Rights of states under waste disposal compact
on Jan 11, 2010 at 11:38 am
Below, Josh Friedman of Akin Gump previews the case argued this morning, Alabama v. North Carolina. Check the Alabama v. North Carolina (132 Original) SCOTUSwiki page for additional updates.
The Supreme Court was â€œgoing to Carolina in [its] mindâ€ this morning when it heard arguments in Alabama v. North Carolina.Â Far from the picturesque scenery of James Taylorâ€™s classic ballad, however, at issue is the fallout from a twenty-year-old interstate compact regulating the disposal of nuclear waste.
With Congressâ€™s consent, in 1986 the states of Alabama, Florida, Georgia, Mississippi, North Carolina, South Carolina, Tennessee, and Virginia entered into the Southeast Interstate Low-Level Radioactive Waste Management Compact (the â€œCompactâ€).Â Among other responsibilities, the Compact created a Commission tasked with selecting a location for a regional waste-disposal facility.Â Individual states, if selected as a host for such a facility, commit to â€œtake appropriate stepsâ€ to procure any necessary licensing.Â Finally, although states are permitted to withdraw from the Compact, the agreement contemplates that the Commission may subject non-compliant states to sanctions, â€œincluding suspension of rights under [the] compact and revocation of [their] status as a party state.â€
In 1986, the Commission designated North Carolina as a host site for a future disposal facility.Â Though the terms of the Compact did not contemplate financial assistance, the Commission decided it was â€œnecessary and appropriateâ€ to provide financial assistance for the projectâ€™s completion.Â Ultimately, between 1986 and 1997, North Carolina received over $80 million in financial assistance, but it nonetheless failed to obtain the necessary licenses.Â In 1997, the Commission ceased providing funding for North Carolina, and in 1999 North Carolina withdrew from the Compact.
In response to North Carolinaâ€™s withdrawal, the Commission held a sanctions hearing, in which North Carolina refused to participate.Â The Commission found North Carolina to be in breach of the Compact, and it levied a penalty of nearly $90 million against the state.Â North Carolina did not pay this fine.Â By 2003 only four states â€“ Alabama, Florida, Tennessee, and Virginia â€“ remained members of the Compact; together they joined the Commission in petitioning the Supreme Court, under the Courtâ€™s original jurisdiction, to file a bill of complaint against North Carolina.Â The Court agreed and subsequently assigned the case to Master Bradford R. Clark.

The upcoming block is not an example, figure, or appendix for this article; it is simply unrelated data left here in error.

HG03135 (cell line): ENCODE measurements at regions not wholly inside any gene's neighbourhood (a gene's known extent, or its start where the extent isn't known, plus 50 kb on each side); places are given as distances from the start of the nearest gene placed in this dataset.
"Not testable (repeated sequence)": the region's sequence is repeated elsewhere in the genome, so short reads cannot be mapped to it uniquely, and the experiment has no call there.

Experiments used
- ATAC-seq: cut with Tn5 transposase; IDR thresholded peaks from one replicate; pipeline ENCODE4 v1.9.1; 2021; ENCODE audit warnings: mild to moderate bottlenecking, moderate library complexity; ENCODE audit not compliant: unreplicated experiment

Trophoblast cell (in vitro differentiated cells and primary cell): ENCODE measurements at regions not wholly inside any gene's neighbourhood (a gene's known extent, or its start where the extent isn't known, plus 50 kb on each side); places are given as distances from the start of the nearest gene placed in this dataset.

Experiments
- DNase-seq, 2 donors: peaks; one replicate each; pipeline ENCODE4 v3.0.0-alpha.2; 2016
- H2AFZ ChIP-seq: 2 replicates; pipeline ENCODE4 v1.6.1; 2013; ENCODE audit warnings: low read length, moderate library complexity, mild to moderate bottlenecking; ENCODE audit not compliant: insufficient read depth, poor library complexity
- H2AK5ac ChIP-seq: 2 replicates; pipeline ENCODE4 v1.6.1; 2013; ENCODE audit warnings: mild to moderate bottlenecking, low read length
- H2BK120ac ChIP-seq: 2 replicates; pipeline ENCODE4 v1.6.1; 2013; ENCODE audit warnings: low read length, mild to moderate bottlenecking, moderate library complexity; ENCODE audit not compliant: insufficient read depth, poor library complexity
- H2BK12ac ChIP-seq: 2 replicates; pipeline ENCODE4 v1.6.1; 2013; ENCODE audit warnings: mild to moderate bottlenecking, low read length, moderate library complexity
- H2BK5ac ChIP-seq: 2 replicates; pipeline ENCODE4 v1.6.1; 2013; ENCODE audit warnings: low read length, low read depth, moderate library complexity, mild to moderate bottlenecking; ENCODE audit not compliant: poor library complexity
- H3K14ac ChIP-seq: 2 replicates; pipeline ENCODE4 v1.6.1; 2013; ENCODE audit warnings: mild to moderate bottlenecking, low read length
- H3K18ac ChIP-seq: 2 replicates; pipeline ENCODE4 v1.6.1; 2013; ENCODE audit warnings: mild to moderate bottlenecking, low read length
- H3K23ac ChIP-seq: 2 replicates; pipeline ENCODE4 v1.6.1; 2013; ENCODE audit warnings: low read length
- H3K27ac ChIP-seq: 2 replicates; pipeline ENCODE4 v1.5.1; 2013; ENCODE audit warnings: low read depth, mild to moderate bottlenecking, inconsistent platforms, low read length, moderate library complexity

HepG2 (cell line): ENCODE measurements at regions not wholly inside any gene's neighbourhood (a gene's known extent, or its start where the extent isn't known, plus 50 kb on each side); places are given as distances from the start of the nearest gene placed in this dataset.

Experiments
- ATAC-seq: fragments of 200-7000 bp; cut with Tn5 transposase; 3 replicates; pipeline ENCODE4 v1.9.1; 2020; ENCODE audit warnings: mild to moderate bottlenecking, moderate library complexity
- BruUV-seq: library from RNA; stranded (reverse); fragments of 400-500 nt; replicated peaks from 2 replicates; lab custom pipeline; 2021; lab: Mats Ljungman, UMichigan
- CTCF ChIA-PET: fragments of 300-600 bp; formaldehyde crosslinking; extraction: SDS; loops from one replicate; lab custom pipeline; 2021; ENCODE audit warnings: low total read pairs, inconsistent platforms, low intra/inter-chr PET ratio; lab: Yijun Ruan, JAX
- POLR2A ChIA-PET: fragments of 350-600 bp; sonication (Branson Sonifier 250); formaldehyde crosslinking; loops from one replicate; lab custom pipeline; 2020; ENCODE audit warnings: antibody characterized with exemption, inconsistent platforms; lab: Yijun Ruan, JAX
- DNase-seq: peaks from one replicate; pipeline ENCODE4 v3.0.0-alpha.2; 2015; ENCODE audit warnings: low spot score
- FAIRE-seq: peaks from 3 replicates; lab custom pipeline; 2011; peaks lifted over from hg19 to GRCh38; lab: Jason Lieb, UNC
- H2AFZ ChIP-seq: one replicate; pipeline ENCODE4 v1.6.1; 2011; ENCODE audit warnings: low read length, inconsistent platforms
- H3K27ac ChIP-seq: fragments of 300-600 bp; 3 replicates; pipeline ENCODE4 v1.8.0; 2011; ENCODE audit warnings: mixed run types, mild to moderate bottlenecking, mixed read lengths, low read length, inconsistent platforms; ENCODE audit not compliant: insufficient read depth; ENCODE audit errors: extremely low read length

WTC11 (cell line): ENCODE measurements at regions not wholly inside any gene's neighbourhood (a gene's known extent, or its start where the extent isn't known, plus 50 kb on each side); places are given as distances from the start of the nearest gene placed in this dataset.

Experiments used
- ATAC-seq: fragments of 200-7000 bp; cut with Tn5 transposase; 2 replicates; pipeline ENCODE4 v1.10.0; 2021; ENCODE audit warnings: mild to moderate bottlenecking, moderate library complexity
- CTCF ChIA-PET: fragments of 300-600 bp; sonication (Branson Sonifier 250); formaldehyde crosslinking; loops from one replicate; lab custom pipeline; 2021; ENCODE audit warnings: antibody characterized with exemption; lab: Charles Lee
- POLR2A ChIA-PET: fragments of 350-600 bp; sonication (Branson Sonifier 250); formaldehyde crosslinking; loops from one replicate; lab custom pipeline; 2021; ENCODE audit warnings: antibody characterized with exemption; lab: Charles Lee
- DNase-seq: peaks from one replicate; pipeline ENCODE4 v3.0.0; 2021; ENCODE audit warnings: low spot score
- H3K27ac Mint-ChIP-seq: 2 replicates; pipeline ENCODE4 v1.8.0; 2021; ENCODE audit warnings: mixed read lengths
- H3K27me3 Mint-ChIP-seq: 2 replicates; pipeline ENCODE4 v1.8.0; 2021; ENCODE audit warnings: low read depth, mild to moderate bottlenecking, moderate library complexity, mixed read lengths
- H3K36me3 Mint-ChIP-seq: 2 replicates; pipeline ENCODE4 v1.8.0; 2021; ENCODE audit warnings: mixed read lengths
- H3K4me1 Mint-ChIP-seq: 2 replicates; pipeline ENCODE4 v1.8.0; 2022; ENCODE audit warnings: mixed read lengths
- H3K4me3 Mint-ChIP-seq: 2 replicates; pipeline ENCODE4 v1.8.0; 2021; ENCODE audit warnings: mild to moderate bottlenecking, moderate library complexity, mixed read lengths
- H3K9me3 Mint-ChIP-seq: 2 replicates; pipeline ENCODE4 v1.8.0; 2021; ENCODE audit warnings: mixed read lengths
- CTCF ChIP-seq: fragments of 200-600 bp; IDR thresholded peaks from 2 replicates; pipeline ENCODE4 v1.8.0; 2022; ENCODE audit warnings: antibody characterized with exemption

Master Clark issued the first of two reports in 2006.Â In the first report, he concluded that North Carolina did not enjoy sovereign immunity from suit by the Commission, but he also recommended that the Court reject the plaintiffsâ€™ argument that they were entitled to summary judgment.Â He reasoned that the Compact did not authorize the Commission to impose monetary sanctions against the member states.Â Additionally, even were such damages appropriate, North Carolina was not subject to the sanctions authority of the Commission because it withdrew before sanctions were imposed.Â Addressing motions filed by North Carolina, Master Clark then recommended dismissing the plaintiffsâ€™ argument that North Carolina had waived its right to object by not participating in the initial sanctions proceedings.Â However, he also recommended rejecting North Carolinaâ€™s motion to dismiss the suit for failure to state a claim, because in his view the remedies available were not limited to those prescribed by the Compact.
Following the issuance of the First Report, the parties participated in discovery, which culminated in a new round of motions for summary judgment.Â In response to these motions, Master Clark issued a Second Report that again recommended denying the plaintiffsâ€™ motion for summary judgment.Â The Second Report also concluded that North Carolina did not breach its duty to obtain licensing for the designated disposal facility or violate the implied covenant of good faith and fair dealing.Â Master Clark reserved judgment on a motion by North Carolina to dismiss the plaintiffsâ€™ remaining equitable claims, however, concluding that those claims required further briefing.Â Yet rather than solicit that briefing at this time, Master Clark submitted his reports to the Court, reasoning that such briefing may be unnecessary if the Court rejects his recommendations regarding the other motions.
The argument today was to focus on the recommendations of Master Clark and the underlying merits of the partiesâ€™ motions.Â In their briefs, the plaintiffs continue to argue that they are entitled to summary judgment and appropriate restitution for damages stemming from North Carolinaâ€™s alleged breach.Â North Carolina, in response, has renewed its objection that it enjoys sovereign immunity from suit by the Commission.Â The state also urges the Court to dismiss the plaintiffsâ€™ equitable claims.Â The argument thus promised to be a mix of constitutional and contract law, perhaps not too different from a well-written first-year exam.